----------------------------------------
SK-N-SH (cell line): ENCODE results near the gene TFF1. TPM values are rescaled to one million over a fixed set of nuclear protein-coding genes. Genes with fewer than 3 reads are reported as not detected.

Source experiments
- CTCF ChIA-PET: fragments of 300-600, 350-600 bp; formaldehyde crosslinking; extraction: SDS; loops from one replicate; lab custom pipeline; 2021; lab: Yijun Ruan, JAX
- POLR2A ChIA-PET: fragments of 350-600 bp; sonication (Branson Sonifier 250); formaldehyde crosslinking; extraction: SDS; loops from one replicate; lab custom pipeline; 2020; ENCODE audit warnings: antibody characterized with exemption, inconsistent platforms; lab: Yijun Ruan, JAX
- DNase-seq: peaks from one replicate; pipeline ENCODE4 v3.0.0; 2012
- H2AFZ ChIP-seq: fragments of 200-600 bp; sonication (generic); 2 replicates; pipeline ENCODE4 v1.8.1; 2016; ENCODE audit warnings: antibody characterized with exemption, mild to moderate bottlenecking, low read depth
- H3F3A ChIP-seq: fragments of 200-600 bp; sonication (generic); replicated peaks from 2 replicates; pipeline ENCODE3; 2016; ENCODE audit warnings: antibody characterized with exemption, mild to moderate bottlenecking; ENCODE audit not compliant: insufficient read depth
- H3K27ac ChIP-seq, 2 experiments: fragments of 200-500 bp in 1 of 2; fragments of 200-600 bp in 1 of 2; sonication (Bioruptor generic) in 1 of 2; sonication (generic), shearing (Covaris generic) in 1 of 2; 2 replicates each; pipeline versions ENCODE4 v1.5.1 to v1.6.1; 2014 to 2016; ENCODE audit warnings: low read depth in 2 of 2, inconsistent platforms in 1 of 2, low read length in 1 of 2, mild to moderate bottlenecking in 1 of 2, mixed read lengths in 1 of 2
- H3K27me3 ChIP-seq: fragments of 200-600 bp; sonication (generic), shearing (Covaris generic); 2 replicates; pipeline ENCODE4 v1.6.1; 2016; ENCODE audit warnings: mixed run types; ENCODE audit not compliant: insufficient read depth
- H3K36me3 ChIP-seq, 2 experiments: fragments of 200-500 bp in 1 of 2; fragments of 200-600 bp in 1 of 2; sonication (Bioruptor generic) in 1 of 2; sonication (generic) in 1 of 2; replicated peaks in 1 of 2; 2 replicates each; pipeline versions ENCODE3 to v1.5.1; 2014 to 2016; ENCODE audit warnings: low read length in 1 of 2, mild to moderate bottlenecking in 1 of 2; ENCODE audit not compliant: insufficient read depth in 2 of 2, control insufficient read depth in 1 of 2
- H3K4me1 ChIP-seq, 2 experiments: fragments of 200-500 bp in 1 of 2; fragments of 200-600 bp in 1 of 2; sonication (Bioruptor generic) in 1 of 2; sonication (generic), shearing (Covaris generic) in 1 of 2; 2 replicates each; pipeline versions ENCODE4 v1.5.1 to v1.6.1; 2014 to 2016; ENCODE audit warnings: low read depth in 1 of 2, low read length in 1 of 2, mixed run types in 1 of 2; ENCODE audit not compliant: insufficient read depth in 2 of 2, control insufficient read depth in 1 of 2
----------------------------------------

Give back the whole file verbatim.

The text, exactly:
SK-N-SH (cell line): ENCODE results near the gene TFF1. TPM values are rescaled to one million over a fixed set of nuclear protein-coding genes. Genes with fewer than 3 reads are reported as not detected.

Source experiments
- CTCF ChIA-PET: fragments of 300-600, 350-600 bp; formaldehyde crosslinking; extraction: SDS; loops from one replicate; lab custom pipeline; 2021; lab: Yijun Ruan, JAX
- POLR2A ChIA-PET: fragments of 350-600 bp; sonication (Branson Sonifier 250); formaldehyde crosslinking; extraction: SDS; loops from one replicate; lab custom pipeline; 2020; ENCODE audit warnings: antibody characterized with exemption, inconsistent platforms; lab: Yijun Ruan, JAX
- DNase-seq: peaks from one replicate; pipeline ENCODE4 v3.0.0; 2012
- H2AFZ ChIP-seq: fragments of 200-600 bp; sonication (generic); 2 replicates; pipeline ENCODE4 v1.8.1; 2016; ENCODE audit warnings: antibody characterized with exemption, mild to moderate bottlenecking, low read depth
- H3F3A ChIP-seq: fragments of 200-600 bp; sonication (generic); replicated peaks from 2 replicates; pipeline ENCODE3; 2016; ENCODE audit warnings: antibody characterized with exemption, mild to moderate bottlenecking; ENCODE audit not compliant: insufficient read depth
- H3K27ac ChIP-seq, 2 experiments: fragments of 200-500 bp in 1 of 2; fragments of 200-600 bp in 1 of 2; sonication (Bioruptor generic) in 1 of 2; sonication (generic), shearing (Covaris generic) in 1 of 2; 2 replicates each; pipeline versions ENCODE4 v1.5.1 to v1.6.1; 2014 to 2016; ENCODE audit warnings: low read depth in 2 of 2, inconsistent platforms in 1 of 2, low read length in 1 of 2, mild to moderate bottlenecking in 1 of 2, mixed read lengths in 1 of 2
- H3K27me3 ChIP-seq: fragments of 200-600 bp; sonication (generic), shearing (Covaris generic); 2 replicates; pipeline ENCODE4 v1.6.1; 2016; ENCODE audit warnings: mixed run types; ENCODE audit not compliant: insufficient read depth
- H3K36me3 ChIP-seq, 2 experiments: fragments of 200-500 bp in 1 of 2; fragments of 200-600 bp in 1 of 2; sonication (Bioruptor generic) in 1 of 2; sonication (generic) in 1 of 2; replicated peaks in 1 of 2; 2 replicates each; pipeline versions ENCODE3 to v1.5.1; 2014 to 2016; ENCODE audit warnings: low read length in 1 of 2, mild to moderate bottlenecking in 1 of 2; ENCODE audit not compliant: insufficient read depth in 2 of 2, control insufficient read depth in 1 of 2
- H3K4me1 ChIP-seq, 2 experiments: fragments of 200-500 bp in 1 of 2; fragments of 200-600 bp in 1 of 2; sonication (Bioruptor generic) in 1 of 2; sonication (generic), shearing (Covaris generic) in 1 of 2; 2 replicates each; pipeline versions ENCODE4 v1.5.1 to v1.6.1; 2014 to 2016; ENCODE audit warnings: low read depth in 1 of 2, low read length in 1 of 2, mixed run types in 1 of 2; ENCODE audit not compliant: insufficient read depth in 2 of 2, control insufficient read depth in 1 of 2